19.4 C
London
Monday, July 15, 2024

The IMF knife threatening democracy – Ahilan Kadirgamar

The IMF after much fanfare released its third tranche from its Extended Fund Facility program for Sri Lanka amounting to US$ 336 million. These tranches that are released every six months after excruciating reviews and much trepidation in the media are peanuts! For example last year the remittances from Sri Lankan migrant workers on average was about US$ 500 million per month, compared to the IMF’s US$ 336 million every six months. Furthermore, Sri Lanka’s foreign earnings, whether it be remittances or export earnings, don’t have to be returned. However, the IMF funds are a loan that has to be paid back in foreign currency, and as I have shown in my previous column, for the US$ 3 billion IMF program over four years, we have to make interest payments alone of US$ 2 billion over the next ten years.

IMF analysis

In this column, I address the IMF analysis and approach towards Sri Lanka’s economy. Furthermore, its 159-page document released last week is not just about the economy, but rather betrays a political push. The IMF’s mask is coming off as Sri Lanka approaches the presidential elections later this year, and parliamentary elections next year. The IMF is backing Sri Lanka’s authoritarian regime, which is uninterested in negotiating in the interest of its people and bending over backward to embrace the policies of the IMF. Worse, the IMF’s rhetoric betrays a blatant disregard for the democratic rights of the Sri Lankan people.

Free trade, attack on labour and privatization

The statement last week following theIMF Executive Board’s Second Review of the Sri Lanka programme had the following to say:

“The economy is starting to recover, inflation remains low, revenue collection is improving, and reserves continue to accumulate. Despite these positive developments, the economy is still vulnerable and the path to debt sustainability remains knife-edged.”

While, the IMF programme with its devastating austerity measures were sold in Sri Lanka as the only assured path of recovery, we are now told that the path is “vulnerable” and “knife-edged”. In effect, there is the real possibility of another IMF program, which would be Sri Lanka’s eighteenth, and second default on its external debt.

Worrying policies

The threats to the economy they outline, in my view, are now more and more created by the IMF policies themselves; but such a situation in turn is used to justify further worrying policies. The statement goes on to push for more drastic measures:

“Key priorities include steadfast implementation of the governance reforms; further trade liberalisation to promote exports and foreign direct investment; labour reforms to upgrade skills and increase female labour force participation; and state-owned enterprise reforms to improve efficiency and fiscal transparency, contain fiscal risks, and promote a level playing field for the private sector.”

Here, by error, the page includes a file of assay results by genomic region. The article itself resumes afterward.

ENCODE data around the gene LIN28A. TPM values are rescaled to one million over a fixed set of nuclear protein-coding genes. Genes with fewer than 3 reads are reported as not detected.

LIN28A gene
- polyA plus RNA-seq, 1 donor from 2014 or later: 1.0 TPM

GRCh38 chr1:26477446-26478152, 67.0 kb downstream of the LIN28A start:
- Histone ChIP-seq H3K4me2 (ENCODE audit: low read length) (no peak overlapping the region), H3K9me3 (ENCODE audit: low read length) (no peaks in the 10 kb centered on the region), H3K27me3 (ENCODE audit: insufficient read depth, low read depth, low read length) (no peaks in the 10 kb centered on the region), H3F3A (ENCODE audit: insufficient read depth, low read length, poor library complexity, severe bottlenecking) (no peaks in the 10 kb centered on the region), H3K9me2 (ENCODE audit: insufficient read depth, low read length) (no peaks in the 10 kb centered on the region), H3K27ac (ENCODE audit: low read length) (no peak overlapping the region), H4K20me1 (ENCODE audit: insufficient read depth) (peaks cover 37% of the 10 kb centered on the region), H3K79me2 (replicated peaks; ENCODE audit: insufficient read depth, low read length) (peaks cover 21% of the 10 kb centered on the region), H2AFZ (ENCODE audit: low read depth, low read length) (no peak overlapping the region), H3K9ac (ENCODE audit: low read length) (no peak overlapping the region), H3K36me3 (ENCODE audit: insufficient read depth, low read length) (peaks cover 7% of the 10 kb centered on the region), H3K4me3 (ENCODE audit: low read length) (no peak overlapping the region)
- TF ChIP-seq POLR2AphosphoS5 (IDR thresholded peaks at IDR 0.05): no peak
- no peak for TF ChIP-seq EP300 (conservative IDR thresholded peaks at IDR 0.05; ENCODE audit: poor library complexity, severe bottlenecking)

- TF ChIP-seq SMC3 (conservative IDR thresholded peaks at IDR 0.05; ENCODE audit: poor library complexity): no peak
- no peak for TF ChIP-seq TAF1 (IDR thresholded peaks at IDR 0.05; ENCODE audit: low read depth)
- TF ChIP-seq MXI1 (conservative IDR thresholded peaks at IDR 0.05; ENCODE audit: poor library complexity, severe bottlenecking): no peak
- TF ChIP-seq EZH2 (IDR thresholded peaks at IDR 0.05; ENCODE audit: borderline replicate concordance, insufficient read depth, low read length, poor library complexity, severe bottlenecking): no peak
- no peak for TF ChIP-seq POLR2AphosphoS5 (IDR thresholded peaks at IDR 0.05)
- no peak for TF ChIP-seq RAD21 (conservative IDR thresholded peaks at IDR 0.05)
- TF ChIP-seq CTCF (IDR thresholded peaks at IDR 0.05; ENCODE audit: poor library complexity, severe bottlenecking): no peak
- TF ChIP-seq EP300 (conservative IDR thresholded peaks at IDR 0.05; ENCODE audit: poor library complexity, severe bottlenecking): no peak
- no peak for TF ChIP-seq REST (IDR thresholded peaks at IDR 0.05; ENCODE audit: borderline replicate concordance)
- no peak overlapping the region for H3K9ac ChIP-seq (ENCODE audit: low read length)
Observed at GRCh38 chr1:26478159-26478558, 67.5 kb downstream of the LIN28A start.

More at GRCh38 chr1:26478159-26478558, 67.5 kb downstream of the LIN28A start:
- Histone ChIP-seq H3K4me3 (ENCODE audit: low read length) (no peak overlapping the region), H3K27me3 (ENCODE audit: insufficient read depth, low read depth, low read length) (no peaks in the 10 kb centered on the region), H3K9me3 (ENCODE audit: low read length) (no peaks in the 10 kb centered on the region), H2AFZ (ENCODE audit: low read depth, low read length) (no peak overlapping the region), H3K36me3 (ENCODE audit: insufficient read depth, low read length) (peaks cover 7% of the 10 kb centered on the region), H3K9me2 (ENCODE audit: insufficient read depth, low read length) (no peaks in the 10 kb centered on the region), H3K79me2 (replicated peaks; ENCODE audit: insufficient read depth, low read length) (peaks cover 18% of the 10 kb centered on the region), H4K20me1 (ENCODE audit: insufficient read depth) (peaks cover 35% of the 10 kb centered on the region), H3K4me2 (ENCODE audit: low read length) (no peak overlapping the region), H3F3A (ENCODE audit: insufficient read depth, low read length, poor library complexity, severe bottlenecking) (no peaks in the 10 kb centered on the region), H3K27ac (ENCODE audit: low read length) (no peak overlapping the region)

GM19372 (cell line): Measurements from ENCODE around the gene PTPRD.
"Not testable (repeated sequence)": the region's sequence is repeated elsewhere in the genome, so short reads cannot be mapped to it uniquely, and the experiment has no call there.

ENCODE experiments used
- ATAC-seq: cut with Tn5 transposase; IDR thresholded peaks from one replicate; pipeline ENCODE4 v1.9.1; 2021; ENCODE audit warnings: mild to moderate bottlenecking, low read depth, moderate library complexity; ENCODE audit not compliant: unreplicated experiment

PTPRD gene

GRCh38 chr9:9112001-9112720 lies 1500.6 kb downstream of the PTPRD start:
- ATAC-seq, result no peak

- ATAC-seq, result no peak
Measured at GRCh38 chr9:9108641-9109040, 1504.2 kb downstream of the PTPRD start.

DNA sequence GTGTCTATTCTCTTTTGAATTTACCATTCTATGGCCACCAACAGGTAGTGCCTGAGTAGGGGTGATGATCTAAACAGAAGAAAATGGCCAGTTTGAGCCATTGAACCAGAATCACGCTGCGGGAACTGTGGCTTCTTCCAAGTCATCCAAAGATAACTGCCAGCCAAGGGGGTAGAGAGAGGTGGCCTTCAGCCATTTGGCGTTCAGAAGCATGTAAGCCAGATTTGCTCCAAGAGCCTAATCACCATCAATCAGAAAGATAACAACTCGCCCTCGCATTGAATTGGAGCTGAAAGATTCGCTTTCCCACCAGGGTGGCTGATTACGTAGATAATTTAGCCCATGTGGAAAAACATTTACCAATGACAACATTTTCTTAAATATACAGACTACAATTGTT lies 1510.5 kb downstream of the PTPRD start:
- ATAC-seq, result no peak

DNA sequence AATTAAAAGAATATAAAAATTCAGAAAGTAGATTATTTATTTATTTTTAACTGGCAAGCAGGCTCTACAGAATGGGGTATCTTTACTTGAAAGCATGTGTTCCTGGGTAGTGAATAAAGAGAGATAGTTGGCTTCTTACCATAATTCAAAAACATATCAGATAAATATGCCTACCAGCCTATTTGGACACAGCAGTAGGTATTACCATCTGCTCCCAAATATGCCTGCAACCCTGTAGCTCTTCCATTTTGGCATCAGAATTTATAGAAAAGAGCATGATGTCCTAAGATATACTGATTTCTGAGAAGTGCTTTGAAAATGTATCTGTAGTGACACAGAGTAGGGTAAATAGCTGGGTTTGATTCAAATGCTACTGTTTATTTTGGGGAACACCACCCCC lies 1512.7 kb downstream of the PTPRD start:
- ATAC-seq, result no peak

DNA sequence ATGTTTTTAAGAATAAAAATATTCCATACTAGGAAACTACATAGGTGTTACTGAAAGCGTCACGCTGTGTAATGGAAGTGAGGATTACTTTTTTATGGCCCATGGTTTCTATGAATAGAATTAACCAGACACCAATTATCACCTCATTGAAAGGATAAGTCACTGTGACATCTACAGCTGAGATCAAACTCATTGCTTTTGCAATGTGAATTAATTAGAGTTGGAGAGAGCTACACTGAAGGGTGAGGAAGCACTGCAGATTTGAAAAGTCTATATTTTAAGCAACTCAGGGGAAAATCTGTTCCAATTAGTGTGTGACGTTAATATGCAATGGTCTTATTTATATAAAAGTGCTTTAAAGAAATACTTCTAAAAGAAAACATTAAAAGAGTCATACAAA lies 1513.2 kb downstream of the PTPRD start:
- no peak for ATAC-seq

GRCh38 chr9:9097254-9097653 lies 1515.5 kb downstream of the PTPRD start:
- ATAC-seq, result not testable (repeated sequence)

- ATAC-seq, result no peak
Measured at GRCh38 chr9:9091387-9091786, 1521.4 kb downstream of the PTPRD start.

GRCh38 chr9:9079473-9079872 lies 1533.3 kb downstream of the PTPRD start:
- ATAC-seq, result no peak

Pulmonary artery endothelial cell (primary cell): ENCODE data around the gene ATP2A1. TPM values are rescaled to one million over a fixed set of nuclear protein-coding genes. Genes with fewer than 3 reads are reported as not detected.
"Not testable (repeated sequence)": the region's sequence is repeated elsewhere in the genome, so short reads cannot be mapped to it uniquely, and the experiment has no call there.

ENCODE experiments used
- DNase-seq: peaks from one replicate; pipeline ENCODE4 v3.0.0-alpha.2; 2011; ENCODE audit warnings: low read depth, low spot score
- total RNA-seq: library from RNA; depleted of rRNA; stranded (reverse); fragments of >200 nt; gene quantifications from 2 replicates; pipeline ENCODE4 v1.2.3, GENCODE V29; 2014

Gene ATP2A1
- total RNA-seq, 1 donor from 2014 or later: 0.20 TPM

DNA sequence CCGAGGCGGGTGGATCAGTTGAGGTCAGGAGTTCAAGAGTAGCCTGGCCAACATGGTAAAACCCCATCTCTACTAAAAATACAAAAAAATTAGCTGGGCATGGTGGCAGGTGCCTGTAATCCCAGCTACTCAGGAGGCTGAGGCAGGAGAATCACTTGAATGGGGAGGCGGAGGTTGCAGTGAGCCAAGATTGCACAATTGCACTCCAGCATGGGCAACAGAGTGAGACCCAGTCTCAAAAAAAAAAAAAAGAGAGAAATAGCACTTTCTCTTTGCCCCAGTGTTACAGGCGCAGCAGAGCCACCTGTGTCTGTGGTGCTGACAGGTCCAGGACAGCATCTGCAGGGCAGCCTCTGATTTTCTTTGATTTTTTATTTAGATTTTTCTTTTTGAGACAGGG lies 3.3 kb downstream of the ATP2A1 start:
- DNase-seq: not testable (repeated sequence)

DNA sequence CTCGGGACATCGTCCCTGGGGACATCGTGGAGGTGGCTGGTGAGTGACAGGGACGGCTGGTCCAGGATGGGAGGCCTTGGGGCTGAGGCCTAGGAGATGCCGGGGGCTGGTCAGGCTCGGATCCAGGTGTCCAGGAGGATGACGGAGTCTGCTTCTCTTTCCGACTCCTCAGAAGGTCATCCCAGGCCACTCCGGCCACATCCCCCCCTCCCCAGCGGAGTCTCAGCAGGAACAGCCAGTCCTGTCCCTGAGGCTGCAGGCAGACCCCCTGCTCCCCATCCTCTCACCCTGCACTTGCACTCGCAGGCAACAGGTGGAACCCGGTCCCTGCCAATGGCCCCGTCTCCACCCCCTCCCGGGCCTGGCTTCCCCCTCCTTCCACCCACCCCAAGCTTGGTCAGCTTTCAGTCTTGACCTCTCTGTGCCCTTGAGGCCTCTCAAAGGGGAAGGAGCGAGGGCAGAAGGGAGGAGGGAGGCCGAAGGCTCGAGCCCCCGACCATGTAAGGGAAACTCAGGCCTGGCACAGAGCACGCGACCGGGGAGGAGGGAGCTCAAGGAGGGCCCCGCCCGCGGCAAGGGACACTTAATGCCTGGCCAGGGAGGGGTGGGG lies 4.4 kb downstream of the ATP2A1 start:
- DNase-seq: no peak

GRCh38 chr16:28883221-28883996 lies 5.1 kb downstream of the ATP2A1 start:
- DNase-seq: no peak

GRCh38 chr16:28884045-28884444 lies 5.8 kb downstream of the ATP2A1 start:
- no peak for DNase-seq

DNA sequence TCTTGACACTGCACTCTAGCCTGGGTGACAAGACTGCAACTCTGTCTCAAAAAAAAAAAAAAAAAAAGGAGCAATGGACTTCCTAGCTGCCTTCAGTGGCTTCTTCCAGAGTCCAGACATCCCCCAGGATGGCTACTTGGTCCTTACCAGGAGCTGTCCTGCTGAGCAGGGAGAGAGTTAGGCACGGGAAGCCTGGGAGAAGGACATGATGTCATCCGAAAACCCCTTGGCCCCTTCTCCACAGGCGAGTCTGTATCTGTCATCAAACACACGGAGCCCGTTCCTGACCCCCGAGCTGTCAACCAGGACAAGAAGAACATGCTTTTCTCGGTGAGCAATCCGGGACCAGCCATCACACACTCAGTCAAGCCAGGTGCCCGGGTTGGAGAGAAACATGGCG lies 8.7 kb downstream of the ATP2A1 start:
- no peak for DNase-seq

The IMF, while characterising the crisis in Sri Lanka as a problem of corruption that can be dealt with in governance, advances the global system of free markets that itself promotes a corrupt elite. Furthermore, it is such free markets that create repeated and deeper crises around the world, as with the seventy countries around the world like Sri Lanka that are in debt distress.

Explicit language

In this context, the IMF has become bolder in its explicit language on Sri Lanka, as in the quote above calling for trade liberalization, labour reforms and privatisation. What these processes will do to aggravate the economic and social landscape of the country, as imports flood and destroy local production and livelihoods, workers and particularly women workers lose their rights and protections, and privatisation leads to unaffordable public services are of little concern to the IMF. The IMF’s main priority remains one of creating markets and profits for global capital.

If the IMF’s cynical agenda of pushing Sri Lanka into the precipice of neoliberal cycles of crises is all too clear from its Executive Board at the beginning of its long report, the statement by the IMF Executive Director for Sri Lanka at the end of the report, speaking apparently for the country is even more worrying:

“To mitigate any risks to the program posed by upcoming elections, our authorities are dedicated to protecting the hard-earned gains and frontloading measures in government revenue mobilisation and reserve accumulation. The key elements of the economic adjustment program supported by the EFF arrangement have been incorporated into the Economic Transformation Bill, which was submitted to Parliament in May 2024.”

In my column two weeks ago, it is precisely the incorporation of the IMF targets, including the exact numbers of total public debt of 95% of GDP and external debt servicing each year of 4.5% of GDP, into Sri Lankan law with the Economic Transformation Bill that I critiqued. And here, the statement above is congratulating Sri Lanka for those very measures. The IMF is clearly on the side of a government without legitimacy seeking to make laws without a mandate that reify the IMF’s targets into law.

The political opposition in Sri Lanka has a clear challenge before them. The opposition parties in the running to win state power claim they will renegotiate the IMF agreement, but they are yet to articulate how they will do that. If the political opposition does not articulate the concrete measures they will renegotiate or an alternative path altogether, they will be stuck with the baggage of a stagnating economy under the IMF straight jacket. But first they must realise that when the IMF says Sri Lanka’s economy is on a knife-edge and speaks of the “risks to [its] programme posed by upcoming elections”, it is in fact holding a knife to the throat of Sri Lanka’s democracy.

(Daily Mirror)

Archive

Latest news

Related news